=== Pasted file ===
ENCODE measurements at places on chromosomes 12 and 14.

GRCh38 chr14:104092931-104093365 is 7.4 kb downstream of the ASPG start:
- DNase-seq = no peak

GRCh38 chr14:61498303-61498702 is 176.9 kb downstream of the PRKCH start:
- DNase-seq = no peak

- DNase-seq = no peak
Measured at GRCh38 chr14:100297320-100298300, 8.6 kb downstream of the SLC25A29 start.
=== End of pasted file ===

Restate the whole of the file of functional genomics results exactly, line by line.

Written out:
ENCODE measurements at places on chromosomes 12 and 14.

GRCh38 chr14:104092931-104093365 is 7.4 kb downstream of the ASPG start:
- DNase-seq = no peak

GRCh38 chr14:61498303-61498702 is 176.9 kb downstream of the PRKCH start:
- DNase-seq = no peak

- DNase-seq = no peak
Measured at GRCh38 chr14:100297320-100298300, 8.6 kb downstream of the SLC25A29 start.